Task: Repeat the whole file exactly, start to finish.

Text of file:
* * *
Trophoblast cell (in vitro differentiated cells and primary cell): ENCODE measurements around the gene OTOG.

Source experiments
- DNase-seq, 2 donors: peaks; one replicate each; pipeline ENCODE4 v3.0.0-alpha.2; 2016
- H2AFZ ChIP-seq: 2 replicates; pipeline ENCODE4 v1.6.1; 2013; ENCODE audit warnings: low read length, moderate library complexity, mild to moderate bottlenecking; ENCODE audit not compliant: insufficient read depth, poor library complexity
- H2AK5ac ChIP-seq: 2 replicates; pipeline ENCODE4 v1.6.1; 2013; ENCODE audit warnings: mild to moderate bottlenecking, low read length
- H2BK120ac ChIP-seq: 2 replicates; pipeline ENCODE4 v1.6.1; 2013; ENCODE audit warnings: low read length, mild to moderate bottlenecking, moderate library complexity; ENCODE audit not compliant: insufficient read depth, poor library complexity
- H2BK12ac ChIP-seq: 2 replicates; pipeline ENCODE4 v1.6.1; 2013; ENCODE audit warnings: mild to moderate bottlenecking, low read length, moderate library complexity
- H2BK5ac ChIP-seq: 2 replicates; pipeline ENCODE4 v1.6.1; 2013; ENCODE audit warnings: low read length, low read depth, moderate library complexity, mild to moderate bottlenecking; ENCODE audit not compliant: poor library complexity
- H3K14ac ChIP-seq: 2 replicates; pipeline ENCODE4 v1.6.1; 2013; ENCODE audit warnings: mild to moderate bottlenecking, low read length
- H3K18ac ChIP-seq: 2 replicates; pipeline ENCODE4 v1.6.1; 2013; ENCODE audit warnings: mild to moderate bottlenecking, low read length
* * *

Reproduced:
Trophoblast cell (in vitro differentiated cells and primary cell): ENCODE measurements around the gene OTOG.

Source experiments
- DNase-seq, 2 donors: peaks; one replicate each; pipeline ENCODE4 v3.0.0-alpha.2; 2016
- H2AFZ ChIP-seq: 2 replicates; pipeline ENCODE4 v1.6.1; 2013; ENCODE audit warnings: low read length, moderate library complexity, mild to moderate bottlenecking; ENCODE audit not compliant: insufficient read depth, poor library complexity
- H2AK5ac ChIP-seq: 2 replicates; pipeline ENCODE4 v1.6.1; 2013; ENCODE audit warnings: mild to moderate bottlenecking, low read length
- H2BK120ac ChIP-seq: 2 replicates; pipeline ENCODE4 v1.6.1; 2013; ENCODE audit warnings: low read length, mild to moderate bottlenecking, moderate library complexity; ENCODE audit not compliant: insufficient read depth, poor library complexity
- H2BK12ac ChIP-seq: 2 replicates; pipeline ENCODE4 v1.6.1; 2013; ENCODE audit warnings: mild to moderate bottlenecking, low read length, moderate library complexity
- H2BK5ac ChIP-seq: 2 replicates; pipeline ENCODE4 v1.6.1; 2013; ENCODE audit warnings: low read length, low read depth, moderate library complexity, mild to moderate bottlenecking; ENCODE audit not compliant: poor library complexity
- H3K14ac ChIP-seq: 2 replicates; pipeline ENCODE4 v1.6.1; 2013; ENCODE audit warnings: mild to moderate bottlenecking, low read length
- H3K18ac ChIP-seq: 2 replicates; pipeline ENCODE4 v1.6.1; 2013; ENCODE audit warnings: mild to moderate bottlenecking, low read length